Keane
Under the Iron Sea
2006
D



intro #1




U2 are now the most important (where “important” = “influential”) band in rock history, far out-stripping The Beatles in terms of their pernicious, all-permeating stranglehold over the platonic essence of “rock” whatever that is. If you’re in a band and want a career, you have to look at the U2 blueprint: the consistency of sound, the constant hedging of bets and consolidation of victories with repetitions of formula; that peculiar strain of anthemic, everyman songwriting that constantly steps to the borderline between ecclesiastical joy and money-laundering conservatism.

Rock is big business, and there’s not enough room for error if millions of dollars and pounds and yen are staked on records shifting units. And if there’s not enough room for error, there’s not enough room for trial either. Stock values are at risk. In the 60s and 70s there were half-a-dozen major record labels and they had no idea what pop or rock were, so they took chances, they let people record mad albums and throw them at the public to see what would stick. Forty years on from Revolver there are two major labels; their marketing, PR and A&R departments “know” what the public “wants” and seek to give it them at every turn.

Intro #2
My theory about Keane is that they have been mercilessly shaped and targeted by their record label, primped and preened and pruned and pushed down corridors in directions they did not want to go in, all in the promise of success. The theory is that they will slowly wrestle back creative control, that the machinations of business and impositions of “people who know better” will drive them to revolt against their tethers and bonds, and, by their third, fourth, or fifth album, they will produce a masterpiece of unutterable, unsellable glory that will win the hearts of few and the ignorance of many, and get them dropped. I call this “The Talk Talk Paradigm.”

The problem is that I suspect that Intro #1 precludes Intro #2.

I do actually believe Intro #2 to be a possibility, as mad as it sounds given Keane’s common reputation amongst “music snobs.” It’s the reason I’ve been anticipating Under the Iron Sea, holding out hope of it being considerably better, more interesting, and deeper than their debut, the million-plus-selling Coldplay-sans-guitar indie-bed-wetting of Hopes and Fears.

The thing is that Keane aren’t really indie-bed-wetters, and neither are Coldplay. Yes, their music is on the maudlin side of energetic and lyrically they’re not espousing revolution, sex, and drugs, but to suggest that these are simpering, sexually-inadequate independent bands is insane—they are big, impenetrable rock behemoths. Their angst is a universal angst, a mild dissatisfaction and existential itch at the thought of once radical and creative ambitions being sacrificed in the name of security. It’s the melancholy of loading the dishwasher as the evening news informs you of a pensions crisis and you wonder if you’ll ever get time to write that novel you planned while an undergraduate. These thoughts are brought to you by the biggest record labels in the world.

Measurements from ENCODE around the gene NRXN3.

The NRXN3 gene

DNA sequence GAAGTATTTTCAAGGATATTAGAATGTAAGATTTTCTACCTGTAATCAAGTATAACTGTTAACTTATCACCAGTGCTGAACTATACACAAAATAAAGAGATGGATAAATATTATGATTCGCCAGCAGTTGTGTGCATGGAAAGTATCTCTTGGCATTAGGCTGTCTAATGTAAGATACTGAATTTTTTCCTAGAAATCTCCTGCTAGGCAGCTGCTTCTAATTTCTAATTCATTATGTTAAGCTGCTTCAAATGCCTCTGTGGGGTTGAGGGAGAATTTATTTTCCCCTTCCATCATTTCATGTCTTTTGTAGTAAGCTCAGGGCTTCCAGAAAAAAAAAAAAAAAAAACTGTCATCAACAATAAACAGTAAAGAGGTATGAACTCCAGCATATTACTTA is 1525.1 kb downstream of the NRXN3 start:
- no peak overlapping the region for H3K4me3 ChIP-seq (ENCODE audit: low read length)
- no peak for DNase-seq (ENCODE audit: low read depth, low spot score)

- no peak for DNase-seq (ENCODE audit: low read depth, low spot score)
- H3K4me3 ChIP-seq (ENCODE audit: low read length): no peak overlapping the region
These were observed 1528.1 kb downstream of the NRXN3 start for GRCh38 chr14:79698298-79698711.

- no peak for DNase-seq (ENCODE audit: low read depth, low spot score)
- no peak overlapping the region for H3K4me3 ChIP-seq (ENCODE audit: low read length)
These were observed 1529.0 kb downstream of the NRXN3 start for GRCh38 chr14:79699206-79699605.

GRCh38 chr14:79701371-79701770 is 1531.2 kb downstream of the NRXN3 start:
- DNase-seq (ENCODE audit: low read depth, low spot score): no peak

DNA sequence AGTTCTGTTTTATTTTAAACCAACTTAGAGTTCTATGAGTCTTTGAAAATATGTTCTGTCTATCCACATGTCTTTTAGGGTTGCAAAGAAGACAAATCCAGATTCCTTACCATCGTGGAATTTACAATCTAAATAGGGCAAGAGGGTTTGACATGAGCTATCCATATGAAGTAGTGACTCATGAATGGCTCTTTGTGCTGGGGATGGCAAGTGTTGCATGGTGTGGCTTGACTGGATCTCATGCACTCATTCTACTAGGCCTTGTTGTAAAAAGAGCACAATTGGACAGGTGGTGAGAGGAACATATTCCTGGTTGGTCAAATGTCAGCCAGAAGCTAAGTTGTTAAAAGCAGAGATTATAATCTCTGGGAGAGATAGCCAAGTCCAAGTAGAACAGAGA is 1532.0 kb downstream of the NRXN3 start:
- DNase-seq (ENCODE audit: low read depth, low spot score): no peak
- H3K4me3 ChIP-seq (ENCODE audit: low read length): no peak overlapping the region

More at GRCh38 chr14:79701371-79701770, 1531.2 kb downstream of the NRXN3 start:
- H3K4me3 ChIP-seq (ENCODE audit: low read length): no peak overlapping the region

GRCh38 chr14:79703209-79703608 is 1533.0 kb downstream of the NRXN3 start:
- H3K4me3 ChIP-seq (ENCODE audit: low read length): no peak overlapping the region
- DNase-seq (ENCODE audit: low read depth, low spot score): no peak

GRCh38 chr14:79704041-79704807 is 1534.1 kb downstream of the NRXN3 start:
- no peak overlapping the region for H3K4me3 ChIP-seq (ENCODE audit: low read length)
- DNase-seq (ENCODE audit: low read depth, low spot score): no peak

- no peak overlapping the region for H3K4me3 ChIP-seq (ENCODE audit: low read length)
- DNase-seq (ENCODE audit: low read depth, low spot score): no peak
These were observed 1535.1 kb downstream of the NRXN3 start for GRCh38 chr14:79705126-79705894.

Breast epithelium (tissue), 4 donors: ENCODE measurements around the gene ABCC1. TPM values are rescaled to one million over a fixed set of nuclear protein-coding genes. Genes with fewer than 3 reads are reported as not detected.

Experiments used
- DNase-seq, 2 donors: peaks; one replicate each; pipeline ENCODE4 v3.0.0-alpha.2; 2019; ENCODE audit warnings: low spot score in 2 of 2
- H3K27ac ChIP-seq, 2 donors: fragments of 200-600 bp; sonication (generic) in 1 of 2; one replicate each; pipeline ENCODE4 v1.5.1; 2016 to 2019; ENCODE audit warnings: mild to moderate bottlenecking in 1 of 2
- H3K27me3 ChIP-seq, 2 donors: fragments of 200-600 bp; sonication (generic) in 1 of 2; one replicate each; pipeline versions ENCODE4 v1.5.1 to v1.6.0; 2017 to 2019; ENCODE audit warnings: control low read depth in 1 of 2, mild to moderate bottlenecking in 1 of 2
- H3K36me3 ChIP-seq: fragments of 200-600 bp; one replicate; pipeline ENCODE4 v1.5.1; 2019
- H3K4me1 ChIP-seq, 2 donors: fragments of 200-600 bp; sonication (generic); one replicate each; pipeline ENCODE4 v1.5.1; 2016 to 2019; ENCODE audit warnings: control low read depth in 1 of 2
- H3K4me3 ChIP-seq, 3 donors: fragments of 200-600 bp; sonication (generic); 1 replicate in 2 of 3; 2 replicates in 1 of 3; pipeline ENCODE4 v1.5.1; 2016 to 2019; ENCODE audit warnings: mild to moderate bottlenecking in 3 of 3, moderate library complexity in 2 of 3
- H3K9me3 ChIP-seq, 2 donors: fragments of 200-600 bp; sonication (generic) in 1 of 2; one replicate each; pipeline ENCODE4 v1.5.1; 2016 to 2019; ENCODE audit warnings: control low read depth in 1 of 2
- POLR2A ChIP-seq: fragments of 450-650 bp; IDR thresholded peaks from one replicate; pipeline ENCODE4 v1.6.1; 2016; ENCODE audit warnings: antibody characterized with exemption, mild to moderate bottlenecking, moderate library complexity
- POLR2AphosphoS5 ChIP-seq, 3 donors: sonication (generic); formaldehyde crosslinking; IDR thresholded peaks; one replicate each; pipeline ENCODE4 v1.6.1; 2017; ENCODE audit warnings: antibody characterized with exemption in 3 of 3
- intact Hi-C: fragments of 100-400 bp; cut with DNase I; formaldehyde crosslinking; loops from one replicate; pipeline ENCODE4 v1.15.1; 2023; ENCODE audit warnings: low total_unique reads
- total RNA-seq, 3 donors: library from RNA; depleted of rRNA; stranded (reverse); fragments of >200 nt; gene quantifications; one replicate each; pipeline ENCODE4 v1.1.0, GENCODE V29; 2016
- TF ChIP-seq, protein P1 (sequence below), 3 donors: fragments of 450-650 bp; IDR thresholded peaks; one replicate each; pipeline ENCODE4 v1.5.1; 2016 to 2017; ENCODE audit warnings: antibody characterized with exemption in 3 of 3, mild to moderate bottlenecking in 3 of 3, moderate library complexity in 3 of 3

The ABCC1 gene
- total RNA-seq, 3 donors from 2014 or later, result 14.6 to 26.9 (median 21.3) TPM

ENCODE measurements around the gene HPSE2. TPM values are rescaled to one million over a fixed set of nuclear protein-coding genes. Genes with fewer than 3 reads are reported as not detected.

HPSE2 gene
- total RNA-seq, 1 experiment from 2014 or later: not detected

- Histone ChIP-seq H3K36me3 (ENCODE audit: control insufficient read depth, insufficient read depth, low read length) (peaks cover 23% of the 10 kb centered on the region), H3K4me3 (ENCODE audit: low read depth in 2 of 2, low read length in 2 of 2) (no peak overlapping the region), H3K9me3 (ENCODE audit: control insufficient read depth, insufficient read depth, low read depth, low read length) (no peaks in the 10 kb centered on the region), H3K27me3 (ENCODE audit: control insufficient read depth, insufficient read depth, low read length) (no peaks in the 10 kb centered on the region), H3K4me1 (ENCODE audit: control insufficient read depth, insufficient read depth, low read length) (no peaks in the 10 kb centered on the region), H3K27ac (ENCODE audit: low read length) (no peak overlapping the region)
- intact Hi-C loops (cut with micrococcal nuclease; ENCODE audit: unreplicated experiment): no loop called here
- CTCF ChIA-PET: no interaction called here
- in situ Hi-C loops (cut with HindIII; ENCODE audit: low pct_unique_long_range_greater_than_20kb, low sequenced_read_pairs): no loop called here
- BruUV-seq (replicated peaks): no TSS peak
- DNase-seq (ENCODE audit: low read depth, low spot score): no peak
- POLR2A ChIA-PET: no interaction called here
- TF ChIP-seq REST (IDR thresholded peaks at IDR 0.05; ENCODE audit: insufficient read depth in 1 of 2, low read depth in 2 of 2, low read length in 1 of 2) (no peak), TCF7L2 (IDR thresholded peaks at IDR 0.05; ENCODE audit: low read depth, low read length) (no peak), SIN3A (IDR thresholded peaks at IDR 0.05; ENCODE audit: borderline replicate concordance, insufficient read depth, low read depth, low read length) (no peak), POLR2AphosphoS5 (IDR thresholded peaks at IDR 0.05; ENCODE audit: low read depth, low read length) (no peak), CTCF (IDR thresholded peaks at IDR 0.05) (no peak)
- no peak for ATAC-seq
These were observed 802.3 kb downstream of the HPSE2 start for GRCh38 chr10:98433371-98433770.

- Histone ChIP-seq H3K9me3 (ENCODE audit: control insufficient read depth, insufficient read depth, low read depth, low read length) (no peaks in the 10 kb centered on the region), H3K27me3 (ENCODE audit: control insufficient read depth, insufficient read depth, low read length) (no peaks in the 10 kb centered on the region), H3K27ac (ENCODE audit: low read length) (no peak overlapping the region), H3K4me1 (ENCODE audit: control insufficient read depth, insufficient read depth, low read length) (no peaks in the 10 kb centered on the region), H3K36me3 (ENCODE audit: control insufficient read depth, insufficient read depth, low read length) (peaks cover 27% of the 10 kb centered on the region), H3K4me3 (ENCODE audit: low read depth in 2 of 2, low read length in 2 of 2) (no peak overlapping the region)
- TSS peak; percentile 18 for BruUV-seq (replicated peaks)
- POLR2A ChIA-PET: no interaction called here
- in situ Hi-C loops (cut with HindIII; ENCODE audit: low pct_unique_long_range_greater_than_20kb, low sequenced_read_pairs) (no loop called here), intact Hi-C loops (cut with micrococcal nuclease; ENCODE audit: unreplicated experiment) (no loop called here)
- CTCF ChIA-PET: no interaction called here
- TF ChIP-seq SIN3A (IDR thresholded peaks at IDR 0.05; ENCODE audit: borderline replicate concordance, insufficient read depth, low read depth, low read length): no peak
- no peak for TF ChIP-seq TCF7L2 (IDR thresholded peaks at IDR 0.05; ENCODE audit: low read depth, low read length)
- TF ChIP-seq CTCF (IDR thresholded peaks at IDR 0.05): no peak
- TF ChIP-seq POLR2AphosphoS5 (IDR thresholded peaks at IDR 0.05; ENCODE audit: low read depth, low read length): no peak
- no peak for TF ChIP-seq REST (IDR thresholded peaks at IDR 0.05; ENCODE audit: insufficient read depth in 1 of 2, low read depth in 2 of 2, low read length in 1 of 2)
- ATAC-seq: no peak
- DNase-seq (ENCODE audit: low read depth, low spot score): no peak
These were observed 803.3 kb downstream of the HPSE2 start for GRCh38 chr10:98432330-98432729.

Keane make a point of having “no guitars,” but that doesn’t stop them trawling the world for synthesizers that sound exactly like guitars. “Is It Any Wonder” is lashed with “guitars,” sounds like U2 to a powerful degree, is gifted with an awesome melody over the chorus, and is burdened with spite and regret at something. I hope it’s at the things Keane have been made to do and the compromises they have had to make.

“Atlantic,” some kind of “internet video single” or something last month, is painted in moody electronic hues, wants to be bitter, wants to be mysterious, wants to be dark and brooding. Is it? To a degree, but it’s all about degrees. Keane have talked up Under the Iron Sea (beautiful, modernistic cover; artwork conceits spread holistically to singles) as being bleaker, more raw than their debut album. It is about the things they have seen over the last two years, the problems, the horrors, the sin. But Keane have not been uncovering the carcases of napalmed babies for the last two years. They’ve been playing music.

Some songs—the textured instrumental “Iron Sea” or the Keats-by-way-of-Asimov “Bad Dream”—are ambitious. But then there’s dross like “Put It Behind You” and “Crystal Ball” and “Nothing in My Way”: repetitively melodic, flatly swooning, uninteresting. Why would you want to listen to a song like this all the way through, let alone repeatedly? You wouldn’t. It’s not “used” for listening. It’s music to ignore. It’s not real; you can’t touch it, you can’t sense the actual instruments, there’s no space, it doesn’t sound like music made by people. It has no worth except as anaesthetic to the horror of the world we live in, but it is a part of that horror.

I think Keane want to make a great record, something actually beautiful. What’s more, I think they’re capable of doing so. Someone once said that all that man desires are bread and circus games, but that’s not true: we want magic. We need it. This is a call to arms. Stop making rubbish records. Stop being weak and scared and conservative and easily-led. Stop consolidating and hedging bets. You will live to regret your future.


Reviewed by: Nick Southall
Reviewed on: 2006-06-13
Comments (12)

 
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